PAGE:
April 12, 2017, 8:07 pm

WELCOME TO VASTA'S #MYVOICECAN Blog!

Throughout the year we will be featuring how people can and are using their voices around the world. Since part of VASTA's mission is to advance the visibility of the voice, we want to know what voices can do around the world. How are voices being used to impact different communities around the globe? 

 

For our very first feature, we would like to introduce the incredible,

Andrea Scarpino of St Louis, Missouri.

 

 

Andrea Scarpino is the author of the poetry collections Once Upon Wing Lake (Four Chambers Press, 2017), What the Willow Said as it Fell (Red Hen Press, 2016) and Once, Then (Red Hen Press, 2014). She received a Ph.D. in Creative Writing from Bath Spa University and an MFA from The Ohio State University. She served as Poet Laureate of Michigan’s Upper Peninsula 2015-2017 and is a longtime activist.

 

What can your voice do?

My voice can change the world—or at least my little corner of the world.

 

 

What is your area or field that you're using your voice in and how did you get into it?

Poetry and activism. I began writing poetry when I was a little girl--my mother used to type my spoken poems on her typewriter before I could write them myself--and I've always believed very strongly in my ability to create change in the world. I vividly remember writing my first activist-oriented letter—to President Reagan!

 

 

Did you have a moment when you realized that you could use your voice to make a difference in that field?

I've loved poetry as long as I can remember in part because poetry tells stories that change our lives. I'm not sure when I realized I could write my own poetry, but in college, I discovered political poetry, and that was an important moment for me: realizing that I could use my voice to tell a politically-charged story. After I found writers like Audre Lorde and Adrienne Rich, I had an entirely new understanding of poetry’s place in everyday life, and I realized that I could try to meld my political activism with my poetry at least some of the time.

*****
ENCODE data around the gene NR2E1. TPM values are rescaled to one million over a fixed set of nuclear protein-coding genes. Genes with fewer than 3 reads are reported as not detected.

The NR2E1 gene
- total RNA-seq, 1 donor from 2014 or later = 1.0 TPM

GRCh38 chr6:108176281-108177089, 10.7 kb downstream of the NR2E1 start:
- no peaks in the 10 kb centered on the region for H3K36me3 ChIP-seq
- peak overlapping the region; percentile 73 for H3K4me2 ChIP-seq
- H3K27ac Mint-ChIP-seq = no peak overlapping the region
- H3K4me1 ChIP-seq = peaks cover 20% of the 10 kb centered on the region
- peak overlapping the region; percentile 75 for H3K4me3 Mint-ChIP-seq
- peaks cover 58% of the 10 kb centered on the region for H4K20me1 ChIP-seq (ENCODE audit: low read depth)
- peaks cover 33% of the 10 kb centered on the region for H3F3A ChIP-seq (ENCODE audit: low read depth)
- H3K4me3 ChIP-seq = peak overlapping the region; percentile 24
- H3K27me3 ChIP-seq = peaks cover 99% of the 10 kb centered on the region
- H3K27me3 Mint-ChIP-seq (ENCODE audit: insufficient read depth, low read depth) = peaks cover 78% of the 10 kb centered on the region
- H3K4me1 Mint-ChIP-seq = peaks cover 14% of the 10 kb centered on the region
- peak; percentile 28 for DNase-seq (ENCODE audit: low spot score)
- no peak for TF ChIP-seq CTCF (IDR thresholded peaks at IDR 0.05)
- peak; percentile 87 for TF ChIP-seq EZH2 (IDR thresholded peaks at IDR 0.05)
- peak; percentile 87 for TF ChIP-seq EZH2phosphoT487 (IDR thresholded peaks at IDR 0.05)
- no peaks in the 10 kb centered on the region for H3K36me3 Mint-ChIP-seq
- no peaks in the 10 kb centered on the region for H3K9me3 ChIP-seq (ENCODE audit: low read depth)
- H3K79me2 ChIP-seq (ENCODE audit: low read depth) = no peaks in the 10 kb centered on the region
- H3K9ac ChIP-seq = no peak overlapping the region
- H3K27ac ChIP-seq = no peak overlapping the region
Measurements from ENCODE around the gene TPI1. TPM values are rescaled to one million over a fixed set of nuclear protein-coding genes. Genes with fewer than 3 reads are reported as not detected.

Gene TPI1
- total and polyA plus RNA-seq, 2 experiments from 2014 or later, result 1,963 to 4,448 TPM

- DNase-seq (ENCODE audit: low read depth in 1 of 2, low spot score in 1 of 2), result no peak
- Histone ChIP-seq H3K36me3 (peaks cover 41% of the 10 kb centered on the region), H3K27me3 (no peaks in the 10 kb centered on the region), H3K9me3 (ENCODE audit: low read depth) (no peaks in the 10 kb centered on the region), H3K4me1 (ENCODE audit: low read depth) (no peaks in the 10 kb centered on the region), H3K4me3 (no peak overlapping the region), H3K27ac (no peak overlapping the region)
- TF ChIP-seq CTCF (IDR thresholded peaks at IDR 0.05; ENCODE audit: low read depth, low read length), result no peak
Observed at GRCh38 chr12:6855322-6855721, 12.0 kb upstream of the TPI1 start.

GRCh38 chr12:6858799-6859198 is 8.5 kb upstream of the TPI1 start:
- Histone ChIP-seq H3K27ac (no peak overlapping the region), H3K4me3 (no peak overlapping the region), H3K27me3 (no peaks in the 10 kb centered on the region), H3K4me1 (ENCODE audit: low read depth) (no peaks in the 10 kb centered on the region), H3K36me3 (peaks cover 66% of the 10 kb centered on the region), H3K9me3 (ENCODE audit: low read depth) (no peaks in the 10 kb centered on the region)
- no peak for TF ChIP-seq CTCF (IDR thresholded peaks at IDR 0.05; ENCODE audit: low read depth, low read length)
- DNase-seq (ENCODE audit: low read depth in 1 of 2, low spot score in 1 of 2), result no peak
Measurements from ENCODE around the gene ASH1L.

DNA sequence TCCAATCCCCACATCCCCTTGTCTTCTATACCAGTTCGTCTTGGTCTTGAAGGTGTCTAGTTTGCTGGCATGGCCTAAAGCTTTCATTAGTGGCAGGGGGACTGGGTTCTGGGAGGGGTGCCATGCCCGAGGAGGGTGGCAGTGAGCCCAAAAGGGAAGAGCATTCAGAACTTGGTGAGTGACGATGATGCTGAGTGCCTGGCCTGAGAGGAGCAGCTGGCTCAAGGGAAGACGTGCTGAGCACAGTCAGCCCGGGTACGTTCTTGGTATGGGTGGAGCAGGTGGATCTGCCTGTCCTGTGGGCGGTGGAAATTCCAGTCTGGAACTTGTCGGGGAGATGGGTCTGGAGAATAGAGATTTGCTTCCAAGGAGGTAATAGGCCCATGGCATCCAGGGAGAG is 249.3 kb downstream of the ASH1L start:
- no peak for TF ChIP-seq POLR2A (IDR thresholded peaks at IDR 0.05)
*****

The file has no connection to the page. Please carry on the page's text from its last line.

What keeps you up at night?

People actively working against equality. Climate Change. Injustice. Violence.

 

 

What gives you hope?

Kindness. Even in my most frightened moments when the world seems to be falling apart, I see kindness all around me, and that gives me hope that we can still create a world filled with peace.

 

 

Any words to encourage others to use their voice in this world?

In the words of Audre Lorde, "Your silence will not protect you."

Posted by The Engagement Committee at 8:07 pm